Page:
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Lebanon

  • Barry Turner
Part of the The Statesman’s Yearbook book series (SYBK)

Abstract

The Ottomans invaded Lebanon, then part of Syria, in 1516–17 and held nominal control until 1918. Afer 20 years’ French mandatory regime, Lebanon was proclaimed independent on 26 Nov. 1941. In early May 1958 the Muslim opposition to President Chamoun rose in insurrection and for fve months the Muslim quarters of Beirut, Tripoli, Sidon and the northern Bekaa were in insurgent hands. On 15 July the US Government landed army and marines who re-established Government authority. Internal problems were exacerbated by the Palestinian problem. An attempt to regulate the activities of Palestinian fghters through the secret Cairo agreement of 1969 was frustrated both by the inability of the Government to enforce its provisions and by an infux of battle-hardened fghters expelled from Jordan in Sept. 1970. From March 1975 Lebanon was beset by civil disorder by which the economy was brought to a virtual standstill.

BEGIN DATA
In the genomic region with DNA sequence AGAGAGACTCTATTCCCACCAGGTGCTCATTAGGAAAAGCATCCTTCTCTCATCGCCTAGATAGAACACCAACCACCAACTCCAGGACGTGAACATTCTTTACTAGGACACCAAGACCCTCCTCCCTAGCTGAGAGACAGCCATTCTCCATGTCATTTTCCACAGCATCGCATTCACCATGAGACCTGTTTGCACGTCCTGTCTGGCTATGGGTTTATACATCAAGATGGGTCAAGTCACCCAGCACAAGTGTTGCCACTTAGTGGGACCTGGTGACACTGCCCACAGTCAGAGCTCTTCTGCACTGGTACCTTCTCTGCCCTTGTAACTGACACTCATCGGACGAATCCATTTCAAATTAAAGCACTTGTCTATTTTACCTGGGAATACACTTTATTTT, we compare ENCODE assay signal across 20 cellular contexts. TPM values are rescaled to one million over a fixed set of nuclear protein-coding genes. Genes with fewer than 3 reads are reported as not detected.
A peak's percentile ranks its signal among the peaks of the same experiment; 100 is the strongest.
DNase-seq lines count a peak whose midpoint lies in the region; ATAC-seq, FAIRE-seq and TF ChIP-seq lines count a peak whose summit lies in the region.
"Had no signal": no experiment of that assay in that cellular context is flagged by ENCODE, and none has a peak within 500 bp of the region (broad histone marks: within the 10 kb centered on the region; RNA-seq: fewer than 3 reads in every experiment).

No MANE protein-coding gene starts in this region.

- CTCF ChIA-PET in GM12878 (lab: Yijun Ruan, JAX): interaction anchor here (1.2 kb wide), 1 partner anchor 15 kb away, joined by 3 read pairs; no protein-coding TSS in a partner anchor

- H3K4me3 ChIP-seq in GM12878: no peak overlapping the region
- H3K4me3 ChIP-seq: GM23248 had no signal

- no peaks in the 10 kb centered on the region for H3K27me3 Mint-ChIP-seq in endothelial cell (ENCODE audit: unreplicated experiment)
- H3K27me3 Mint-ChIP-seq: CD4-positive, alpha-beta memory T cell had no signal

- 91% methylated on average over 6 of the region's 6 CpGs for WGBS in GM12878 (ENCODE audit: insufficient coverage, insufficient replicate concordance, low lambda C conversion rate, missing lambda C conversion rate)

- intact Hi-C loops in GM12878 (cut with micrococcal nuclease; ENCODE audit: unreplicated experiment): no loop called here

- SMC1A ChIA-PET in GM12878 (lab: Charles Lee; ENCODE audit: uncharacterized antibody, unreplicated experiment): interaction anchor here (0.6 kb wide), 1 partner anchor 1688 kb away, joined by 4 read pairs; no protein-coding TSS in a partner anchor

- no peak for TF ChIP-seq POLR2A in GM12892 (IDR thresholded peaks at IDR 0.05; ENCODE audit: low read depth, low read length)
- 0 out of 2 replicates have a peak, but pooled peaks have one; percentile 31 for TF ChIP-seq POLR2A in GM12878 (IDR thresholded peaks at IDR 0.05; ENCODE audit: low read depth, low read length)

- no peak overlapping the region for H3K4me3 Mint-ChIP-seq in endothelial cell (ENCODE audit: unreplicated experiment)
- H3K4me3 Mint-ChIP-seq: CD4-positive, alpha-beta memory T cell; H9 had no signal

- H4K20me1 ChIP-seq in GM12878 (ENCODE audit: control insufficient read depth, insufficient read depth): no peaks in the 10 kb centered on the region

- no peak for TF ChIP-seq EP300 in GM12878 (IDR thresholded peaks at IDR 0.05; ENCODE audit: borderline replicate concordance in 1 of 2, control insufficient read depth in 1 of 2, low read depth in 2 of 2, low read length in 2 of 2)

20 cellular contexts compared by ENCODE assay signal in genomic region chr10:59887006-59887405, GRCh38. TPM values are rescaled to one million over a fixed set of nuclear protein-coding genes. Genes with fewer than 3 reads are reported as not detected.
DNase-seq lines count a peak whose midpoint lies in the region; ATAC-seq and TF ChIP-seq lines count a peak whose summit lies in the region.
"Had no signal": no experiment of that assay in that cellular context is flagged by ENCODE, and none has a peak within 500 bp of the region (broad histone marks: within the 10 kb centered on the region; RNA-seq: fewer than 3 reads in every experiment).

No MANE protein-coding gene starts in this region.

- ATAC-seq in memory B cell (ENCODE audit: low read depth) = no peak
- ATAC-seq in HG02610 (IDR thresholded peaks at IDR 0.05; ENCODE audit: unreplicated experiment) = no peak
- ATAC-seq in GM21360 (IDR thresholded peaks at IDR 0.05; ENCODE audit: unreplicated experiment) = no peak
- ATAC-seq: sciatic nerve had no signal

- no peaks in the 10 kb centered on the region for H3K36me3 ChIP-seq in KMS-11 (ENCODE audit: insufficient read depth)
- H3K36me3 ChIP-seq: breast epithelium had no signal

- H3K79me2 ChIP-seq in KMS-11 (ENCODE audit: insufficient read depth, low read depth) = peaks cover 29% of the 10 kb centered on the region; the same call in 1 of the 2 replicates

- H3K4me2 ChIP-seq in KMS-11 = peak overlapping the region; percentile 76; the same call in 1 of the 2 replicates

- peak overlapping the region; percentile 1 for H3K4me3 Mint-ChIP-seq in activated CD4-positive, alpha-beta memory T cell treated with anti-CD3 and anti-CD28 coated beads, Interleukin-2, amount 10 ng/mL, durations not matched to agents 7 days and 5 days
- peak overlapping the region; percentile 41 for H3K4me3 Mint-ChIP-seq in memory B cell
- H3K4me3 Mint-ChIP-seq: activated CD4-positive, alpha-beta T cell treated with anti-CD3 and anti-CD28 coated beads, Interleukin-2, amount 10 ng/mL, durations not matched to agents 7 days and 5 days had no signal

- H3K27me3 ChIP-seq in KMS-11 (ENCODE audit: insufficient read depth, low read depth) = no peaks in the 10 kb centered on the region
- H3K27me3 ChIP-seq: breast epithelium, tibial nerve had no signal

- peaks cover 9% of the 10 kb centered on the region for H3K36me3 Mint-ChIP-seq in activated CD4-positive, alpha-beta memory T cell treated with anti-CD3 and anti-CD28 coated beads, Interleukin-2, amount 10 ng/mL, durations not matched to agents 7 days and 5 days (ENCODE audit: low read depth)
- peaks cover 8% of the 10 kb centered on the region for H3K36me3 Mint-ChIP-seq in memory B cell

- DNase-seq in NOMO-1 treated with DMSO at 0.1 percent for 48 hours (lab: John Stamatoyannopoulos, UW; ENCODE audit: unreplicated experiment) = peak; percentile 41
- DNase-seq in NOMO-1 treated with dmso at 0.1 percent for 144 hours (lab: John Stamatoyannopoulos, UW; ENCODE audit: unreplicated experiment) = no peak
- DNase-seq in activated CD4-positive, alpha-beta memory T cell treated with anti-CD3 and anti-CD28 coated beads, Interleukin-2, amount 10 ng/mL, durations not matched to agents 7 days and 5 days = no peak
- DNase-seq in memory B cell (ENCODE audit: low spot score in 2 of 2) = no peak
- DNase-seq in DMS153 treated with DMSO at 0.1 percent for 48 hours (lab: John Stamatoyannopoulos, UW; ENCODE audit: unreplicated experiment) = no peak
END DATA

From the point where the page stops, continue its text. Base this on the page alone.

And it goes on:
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Further Reading

  1. Choueiri, Y. M., State and Society in Syria and Lebanon. Exeter Univ. Press, 1994Google Scholar
  2. Fisk, R., Pity the Nation: Lebanon at War. 2nd ed. OUP, 1992Google Scholar
  3. Gemayel, A., Rebuilding Lebanon. New York, 1992Google Scholar
  4. Hiro, D., Lebanon Fire and Embers: a History of the Lebanese Civil War. New York, 1993Google Scholar
  5. National library: Dar el Kutub, Parliament Sq., Beirut.Google Scholar
  6. National Statistical Ofce: Service de Statistique Générale, Beirut.Google Scholar

Copyright information

© Palgrave Macmillan, a division of Macmillan Publishers Limited 2006

Authors and Affiliations

  • Barry Turner

There are no affiliations available

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